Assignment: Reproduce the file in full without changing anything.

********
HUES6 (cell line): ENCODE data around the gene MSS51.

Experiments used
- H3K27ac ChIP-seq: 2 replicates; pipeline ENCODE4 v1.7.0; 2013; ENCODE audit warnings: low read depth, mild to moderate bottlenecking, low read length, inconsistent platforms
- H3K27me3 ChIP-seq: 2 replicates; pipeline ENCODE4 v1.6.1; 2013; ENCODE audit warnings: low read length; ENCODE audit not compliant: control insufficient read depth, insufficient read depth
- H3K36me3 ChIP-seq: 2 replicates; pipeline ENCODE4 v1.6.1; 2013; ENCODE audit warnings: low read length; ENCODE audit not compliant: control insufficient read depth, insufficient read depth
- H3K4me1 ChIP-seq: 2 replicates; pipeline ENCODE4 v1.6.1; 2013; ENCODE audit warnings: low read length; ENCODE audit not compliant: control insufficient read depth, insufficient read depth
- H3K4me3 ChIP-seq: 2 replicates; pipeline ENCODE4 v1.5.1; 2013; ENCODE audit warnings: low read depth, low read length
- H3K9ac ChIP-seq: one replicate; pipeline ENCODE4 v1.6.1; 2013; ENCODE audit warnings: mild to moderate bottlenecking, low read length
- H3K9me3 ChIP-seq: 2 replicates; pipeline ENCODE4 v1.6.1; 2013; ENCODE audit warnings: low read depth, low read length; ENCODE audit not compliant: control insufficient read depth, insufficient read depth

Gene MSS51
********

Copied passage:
HUES6 (cell line): ENCODE data around the gene MSS51.

Experiments used
- H3K27ac ChIP-seq: 2 replicates; pipeline ENCODE4 v1.7.0; 2013; ENCODE audit warnings: low read depth, mild to moderate bottlenecking, low read length, inconsistent platforms
- H3K27me3 ChIP-seq: 2 replicates; pipeline ENCODE4 v1.6.1; 2013; ENCODE audit warnings: low read length; ENCODE audit not compliant: control insufficient read depth, insufficient read depth
- H3K36me3 ChIP-seq: 2 replicates; pipeline ENCODE4 v1.6.1; 2013; ENCODE audit warnings: low read length; ENCODE audit not compliant: control insufficient read depth, insufficient read depth
- H3K4me1 ChIP-seq: 2 replicates; pipeline ENCODE4 v1.6.1; 2013; ENCODE audit warnings: low read length; ENCODE audit not compliant: control insufficient read depth, insufficient read depth
- H3K4me3 ChIP-seq: 2 replicates; pipeline ENCODE4 v1.5.1; 2013; ENCODE audit warnings: low read depth, low read length
- H3K9ac ChIP-seq: one replicate; pipeline ENCODE4 v1.6.1; 2013; ENCODE audit warnings: mild to moderate bottlenecking, low read length
- H3K9me3 ChIP-seq: 2 replicates; pipeline ENCODE4 v1.6.1; 2013; ENCODE audit warnings: low read depth, low read length; ENCODE audit not compliant: control insufficient read depth, insufficient read depth

Gene MSS51